In a world where "survival of the fittest" is the name of the game, humans are lucky to find themselves to be among the fittest. However, one area where many animals have an advantage over humans is in the ability to camouflage themselves. Yes, people can wear camo suits and perhaps paint their faces as they sometimes do in wars, but in terms of natural ability, humans have zero camouflaging skills. Several animals, on the other hand, are naturally gifted with camouflaging ability that makes them nearly invisible in their habitats, necessary for them as they either hide from predators or disguise themselves from their prey.
Here are ten animals that can give ninjas a run for their money in terms of their camouflaging skills:
10 Satanic Leaf-tailed Gecko (Uroplatus phantasticus)
Satanic leaf-tailed gecko? Yes, it's a harsh name for such a beautiful creature, but it owes the devilish label to its sinister red eyes, small pointed horns, and seemingly wry smile. Perhaps, though, the species is considered evil by the unsuspecting insects, flies, worms, and spiders, which it feeds on. Meanwhile, the other half of its name, "leaf-tailed", is self-explanatory, as a protrusion on its behind looks like a dead leaf with two symmetrical areas rotted off. In fact, even its body, with its veins showing through its skin to look like the veins of a leaf, allows the entire animal to blend into its habitat in the tropical Madagascar forests. There, it climbs on bushes and trees, and predators like large birds will have to strain their eyes if they hope to feast on this camouflage-protected creature.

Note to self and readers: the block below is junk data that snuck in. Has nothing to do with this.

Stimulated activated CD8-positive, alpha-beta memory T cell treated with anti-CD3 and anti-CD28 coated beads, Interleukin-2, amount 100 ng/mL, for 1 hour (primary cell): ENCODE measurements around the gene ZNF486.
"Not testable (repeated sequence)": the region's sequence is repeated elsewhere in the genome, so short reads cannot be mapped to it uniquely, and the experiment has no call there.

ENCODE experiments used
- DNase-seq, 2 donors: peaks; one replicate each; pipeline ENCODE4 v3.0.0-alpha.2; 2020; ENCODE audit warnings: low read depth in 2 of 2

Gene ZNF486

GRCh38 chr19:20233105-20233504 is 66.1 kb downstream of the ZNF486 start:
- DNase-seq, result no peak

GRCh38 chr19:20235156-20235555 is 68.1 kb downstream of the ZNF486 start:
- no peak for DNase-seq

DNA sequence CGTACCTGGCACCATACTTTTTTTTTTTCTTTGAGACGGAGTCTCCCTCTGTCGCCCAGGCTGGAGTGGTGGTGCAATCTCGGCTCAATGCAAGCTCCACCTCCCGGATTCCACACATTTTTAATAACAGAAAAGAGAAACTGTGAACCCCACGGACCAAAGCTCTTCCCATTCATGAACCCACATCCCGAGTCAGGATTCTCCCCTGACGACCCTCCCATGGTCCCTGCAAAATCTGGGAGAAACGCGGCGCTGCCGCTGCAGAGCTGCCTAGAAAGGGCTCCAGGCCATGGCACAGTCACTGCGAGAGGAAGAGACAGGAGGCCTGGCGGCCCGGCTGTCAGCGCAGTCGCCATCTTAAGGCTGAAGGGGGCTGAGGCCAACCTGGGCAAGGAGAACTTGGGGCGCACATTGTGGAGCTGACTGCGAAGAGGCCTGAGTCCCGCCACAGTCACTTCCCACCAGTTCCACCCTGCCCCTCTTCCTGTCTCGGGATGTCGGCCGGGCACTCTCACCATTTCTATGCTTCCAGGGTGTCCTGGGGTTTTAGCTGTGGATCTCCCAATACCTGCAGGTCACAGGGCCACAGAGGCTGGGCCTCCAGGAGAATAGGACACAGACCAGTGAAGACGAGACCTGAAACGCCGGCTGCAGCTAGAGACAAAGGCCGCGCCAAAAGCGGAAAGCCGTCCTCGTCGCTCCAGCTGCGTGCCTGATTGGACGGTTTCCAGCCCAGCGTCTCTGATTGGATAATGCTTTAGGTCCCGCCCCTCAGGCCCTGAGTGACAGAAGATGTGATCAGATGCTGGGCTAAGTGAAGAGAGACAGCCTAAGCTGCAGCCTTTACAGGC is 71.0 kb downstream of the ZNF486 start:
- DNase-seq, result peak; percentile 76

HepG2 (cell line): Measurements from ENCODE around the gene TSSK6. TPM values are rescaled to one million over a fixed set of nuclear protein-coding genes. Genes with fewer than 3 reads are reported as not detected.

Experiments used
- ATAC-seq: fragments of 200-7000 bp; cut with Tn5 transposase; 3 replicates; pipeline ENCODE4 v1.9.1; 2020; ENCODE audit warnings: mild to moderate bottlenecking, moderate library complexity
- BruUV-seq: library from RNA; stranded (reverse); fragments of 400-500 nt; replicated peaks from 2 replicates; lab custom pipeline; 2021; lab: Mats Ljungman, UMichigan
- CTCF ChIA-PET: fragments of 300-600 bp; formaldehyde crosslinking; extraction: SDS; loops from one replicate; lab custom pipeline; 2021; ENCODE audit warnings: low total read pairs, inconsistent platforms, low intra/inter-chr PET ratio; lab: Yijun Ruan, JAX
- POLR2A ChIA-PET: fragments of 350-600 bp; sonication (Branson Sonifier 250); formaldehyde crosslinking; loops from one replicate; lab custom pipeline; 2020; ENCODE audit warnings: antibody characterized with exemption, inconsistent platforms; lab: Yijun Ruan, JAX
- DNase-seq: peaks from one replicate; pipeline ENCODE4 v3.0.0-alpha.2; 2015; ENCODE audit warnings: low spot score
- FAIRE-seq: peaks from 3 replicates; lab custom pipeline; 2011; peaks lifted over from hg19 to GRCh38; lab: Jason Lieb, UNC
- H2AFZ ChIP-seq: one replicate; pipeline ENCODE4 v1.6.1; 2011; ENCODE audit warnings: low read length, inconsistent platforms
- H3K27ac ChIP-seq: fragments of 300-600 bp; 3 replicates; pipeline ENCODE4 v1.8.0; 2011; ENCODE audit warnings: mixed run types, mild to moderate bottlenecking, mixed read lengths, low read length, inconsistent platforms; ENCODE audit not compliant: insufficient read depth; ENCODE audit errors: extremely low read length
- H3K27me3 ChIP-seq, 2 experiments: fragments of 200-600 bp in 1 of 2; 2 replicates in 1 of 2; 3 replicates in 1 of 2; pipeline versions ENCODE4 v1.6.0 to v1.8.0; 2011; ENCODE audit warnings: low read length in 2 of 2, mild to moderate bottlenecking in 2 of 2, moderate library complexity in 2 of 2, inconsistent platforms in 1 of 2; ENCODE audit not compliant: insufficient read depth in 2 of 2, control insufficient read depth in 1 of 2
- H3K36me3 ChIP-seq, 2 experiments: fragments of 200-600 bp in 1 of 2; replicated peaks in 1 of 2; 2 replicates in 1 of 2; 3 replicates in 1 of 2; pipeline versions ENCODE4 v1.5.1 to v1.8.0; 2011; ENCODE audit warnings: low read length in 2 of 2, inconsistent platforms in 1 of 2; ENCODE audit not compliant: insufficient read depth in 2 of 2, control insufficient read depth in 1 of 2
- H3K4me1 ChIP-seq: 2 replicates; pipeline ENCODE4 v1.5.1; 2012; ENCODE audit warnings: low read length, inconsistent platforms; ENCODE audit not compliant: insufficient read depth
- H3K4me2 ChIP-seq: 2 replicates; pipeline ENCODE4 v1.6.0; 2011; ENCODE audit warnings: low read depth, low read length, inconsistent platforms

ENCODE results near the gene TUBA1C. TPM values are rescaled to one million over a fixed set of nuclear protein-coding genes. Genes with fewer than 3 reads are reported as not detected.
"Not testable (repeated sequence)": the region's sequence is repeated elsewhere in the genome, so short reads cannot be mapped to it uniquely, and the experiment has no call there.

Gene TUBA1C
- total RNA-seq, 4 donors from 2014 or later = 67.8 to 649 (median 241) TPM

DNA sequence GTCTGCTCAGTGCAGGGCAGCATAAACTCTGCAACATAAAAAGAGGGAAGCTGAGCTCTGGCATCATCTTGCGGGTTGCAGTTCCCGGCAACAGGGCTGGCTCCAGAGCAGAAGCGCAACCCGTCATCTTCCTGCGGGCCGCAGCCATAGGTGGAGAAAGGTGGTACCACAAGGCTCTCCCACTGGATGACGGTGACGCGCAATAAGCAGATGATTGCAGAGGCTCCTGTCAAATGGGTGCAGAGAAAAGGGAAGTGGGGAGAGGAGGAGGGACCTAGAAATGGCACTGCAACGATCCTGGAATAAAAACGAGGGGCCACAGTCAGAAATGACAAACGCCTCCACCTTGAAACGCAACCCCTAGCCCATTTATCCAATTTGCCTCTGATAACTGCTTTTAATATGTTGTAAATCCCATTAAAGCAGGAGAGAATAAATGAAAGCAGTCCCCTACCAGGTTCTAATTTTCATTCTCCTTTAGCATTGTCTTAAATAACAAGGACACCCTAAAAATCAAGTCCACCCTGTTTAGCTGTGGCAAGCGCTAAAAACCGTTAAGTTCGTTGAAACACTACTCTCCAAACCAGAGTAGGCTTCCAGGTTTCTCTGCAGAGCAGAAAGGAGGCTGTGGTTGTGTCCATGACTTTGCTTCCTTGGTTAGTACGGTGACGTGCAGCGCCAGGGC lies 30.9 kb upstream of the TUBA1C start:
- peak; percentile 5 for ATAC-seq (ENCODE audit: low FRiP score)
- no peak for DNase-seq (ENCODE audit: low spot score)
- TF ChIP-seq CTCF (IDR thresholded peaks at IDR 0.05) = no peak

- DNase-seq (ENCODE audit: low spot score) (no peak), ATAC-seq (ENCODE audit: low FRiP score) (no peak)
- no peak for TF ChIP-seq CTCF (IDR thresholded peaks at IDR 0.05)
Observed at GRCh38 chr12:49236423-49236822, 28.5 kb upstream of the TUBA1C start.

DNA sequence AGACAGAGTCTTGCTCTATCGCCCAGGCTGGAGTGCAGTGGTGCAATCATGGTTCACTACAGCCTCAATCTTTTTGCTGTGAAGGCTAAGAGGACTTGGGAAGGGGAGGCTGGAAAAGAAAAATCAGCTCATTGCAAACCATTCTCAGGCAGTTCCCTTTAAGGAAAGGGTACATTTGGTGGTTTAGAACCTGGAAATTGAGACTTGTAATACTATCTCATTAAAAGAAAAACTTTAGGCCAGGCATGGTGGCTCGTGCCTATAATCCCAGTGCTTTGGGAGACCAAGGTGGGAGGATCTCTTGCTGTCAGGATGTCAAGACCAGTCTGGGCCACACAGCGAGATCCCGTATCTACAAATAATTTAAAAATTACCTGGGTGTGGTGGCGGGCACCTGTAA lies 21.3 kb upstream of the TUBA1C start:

9 Owl (Strigiformes)
Popular culture usually portrays the owl as a wise creature, perhaps owing to the bird's quiet demeanor and large eyes. However, the owl is also a master of camouflage. In fact, all types of owls, except for the common barn owl, mimic the colorations and texture patterns of their habitat -- a very important characteristic for the bird since it sleeps in the daytime. Without the camouflage, the owl would be easy prey for predators, but its ability to blend into its environment allows it to sleep in daylight without much danger of being sighted. The snowy owl, for example, disappears into its snowy surroundings, while the motted wood-owl, looks like part of the patterns on a tree's bark.
8 Stick Insect (Phasmatodea)
The name "stick insect" is self-explanatory, but how about the creature's ordinal name, "Phasmatodea"? Well, that's derived from an ancient Greek term meaning "apparition" or "phantom", which is a clear reference to how the insect resembles sticks and leaves. The camouflage is crucial to the animal because its large size makes it attractive to predators. In fact, the female of the genus Phobaeticus is the longest insect of all; including its outstretched legs, it measures up to 22.3 inches in length and weighs in excess of 65 grams. Further aiding the stick insect's defense is some species' ability to change color to match its surroundings. Furthermore, the creature can also perform a rocking motion to mimic the movement of leaves or twigs swaying in the wind. Lastly, the stick insect has also been observed to feign death by remaining motionless for long periods of time when under threat of attack by predators.